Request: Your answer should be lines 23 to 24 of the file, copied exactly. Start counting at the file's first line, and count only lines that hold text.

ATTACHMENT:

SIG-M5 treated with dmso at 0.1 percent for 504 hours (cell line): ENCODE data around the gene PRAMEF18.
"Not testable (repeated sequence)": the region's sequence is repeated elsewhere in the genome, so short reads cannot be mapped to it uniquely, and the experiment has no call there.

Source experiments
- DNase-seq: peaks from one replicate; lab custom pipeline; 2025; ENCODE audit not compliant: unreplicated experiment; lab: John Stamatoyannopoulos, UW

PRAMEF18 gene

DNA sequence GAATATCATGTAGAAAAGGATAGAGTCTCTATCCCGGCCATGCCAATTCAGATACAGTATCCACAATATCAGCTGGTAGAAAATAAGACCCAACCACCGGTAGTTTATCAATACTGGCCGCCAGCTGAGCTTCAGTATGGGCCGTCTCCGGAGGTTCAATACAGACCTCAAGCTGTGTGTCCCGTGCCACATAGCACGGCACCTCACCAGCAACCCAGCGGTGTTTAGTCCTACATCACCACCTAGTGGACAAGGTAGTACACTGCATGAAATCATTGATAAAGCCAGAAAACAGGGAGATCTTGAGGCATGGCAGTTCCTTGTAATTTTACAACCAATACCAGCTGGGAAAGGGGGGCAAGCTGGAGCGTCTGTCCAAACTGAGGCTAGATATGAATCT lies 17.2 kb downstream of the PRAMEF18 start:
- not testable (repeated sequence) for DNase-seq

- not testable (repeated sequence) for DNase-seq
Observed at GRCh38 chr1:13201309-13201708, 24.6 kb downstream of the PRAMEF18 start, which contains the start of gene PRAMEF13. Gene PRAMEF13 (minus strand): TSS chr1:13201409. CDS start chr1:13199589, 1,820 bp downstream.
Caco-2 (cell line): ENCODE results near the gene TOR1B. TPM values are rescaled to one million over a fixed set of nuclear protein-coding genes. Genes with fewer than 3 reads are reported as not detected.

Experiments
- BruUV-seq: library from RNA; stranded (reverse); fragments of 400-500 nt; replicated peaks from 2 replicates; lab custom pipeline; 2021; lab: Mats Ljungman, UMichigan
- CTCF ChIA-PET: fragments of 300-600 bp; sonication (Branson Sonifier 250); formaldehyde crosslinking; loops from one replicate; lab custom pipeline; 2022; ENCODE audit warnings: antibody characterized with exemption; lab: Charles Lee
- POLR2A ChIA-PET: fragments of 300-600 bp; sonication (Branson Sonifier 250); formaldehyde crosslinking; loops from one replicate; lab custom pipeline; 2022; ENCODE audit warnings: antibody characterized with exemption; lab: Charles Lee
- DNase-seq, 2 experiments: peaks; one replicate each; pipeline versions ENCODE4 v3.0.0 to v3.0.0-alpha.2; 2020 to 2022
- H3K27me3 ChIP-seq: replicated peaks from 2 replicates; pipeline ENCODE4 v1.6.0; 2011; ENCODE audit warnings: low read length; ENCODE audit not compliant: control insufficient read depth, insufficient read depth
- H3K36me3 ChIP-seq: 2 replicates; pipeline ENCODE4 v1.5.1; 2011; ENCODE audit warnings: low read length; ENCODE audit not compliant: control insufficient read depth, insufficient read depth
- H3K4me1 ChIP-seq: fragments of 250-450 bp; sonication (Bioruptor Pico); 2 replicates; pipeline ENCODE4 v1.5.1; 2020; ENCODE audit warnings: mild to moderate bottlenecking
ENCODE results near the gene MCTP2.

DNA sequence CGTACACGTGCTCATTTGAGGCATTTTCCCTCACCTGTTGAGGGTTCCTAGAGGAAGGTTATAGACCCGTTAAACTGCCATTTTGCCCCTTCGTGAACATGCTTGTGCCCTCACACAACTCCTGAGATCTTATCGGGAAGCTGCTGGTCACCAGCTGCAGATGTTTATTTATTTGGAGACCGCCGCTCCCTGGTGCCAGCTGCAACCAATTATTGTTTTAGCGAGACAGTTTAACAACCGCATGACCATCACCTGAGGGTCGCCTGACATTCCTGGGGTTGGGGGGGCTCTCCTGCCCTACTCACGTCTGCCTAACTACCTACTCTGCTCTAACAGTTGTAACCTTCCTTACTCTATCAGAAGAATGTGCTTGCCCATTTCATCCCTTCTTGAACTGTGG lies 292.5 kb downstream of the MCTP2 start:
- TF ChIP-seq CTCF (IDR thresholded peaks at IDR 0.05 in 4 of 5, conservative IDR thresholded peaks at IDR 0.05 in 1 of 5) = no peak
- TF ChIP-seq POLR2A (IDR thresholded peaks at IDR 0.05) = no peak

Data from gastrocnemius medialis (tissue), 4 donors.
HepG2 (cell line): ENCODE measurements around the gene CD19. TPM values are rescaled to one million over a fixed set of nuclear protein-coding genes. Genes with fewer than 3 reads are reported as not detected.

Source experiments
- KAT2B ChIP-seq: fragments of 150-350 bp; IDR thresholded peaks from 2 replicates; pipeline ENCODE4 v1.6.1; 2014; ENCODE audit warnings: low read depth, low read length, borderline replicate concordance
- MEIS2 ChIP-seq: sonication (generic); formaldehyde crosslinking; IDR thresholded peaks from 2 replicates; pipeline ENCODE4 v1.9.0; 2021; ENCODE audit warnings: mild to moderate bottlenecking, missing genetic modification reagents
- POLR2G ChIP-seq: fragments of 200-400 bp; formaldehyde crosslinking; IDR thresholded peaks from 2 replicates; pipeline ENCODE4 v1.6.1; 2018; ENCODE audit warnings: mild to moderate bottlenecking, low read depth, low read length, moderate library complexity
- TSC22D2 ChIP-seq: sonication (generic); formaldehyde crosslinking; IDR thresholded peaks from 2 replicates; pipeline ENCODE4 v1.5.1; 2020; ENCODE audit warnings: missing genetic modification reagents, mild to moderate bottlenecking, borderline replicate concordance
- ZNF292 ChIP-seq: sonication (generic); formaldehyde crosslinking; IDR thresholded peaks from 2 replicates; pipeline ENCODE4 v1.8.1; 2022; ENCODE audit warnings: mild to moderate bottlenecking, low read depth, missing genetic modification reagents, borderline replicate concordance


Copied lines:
Data from gastrocnemius medialis (tissue), 4 donors.
HepG2 (cell line): ENCODE measurements around the gene CD19. TPM values are rescaled to one million over a fixed set of nuclear protein-coding genes. Genes with fewer than 3 reads are reported as not detected.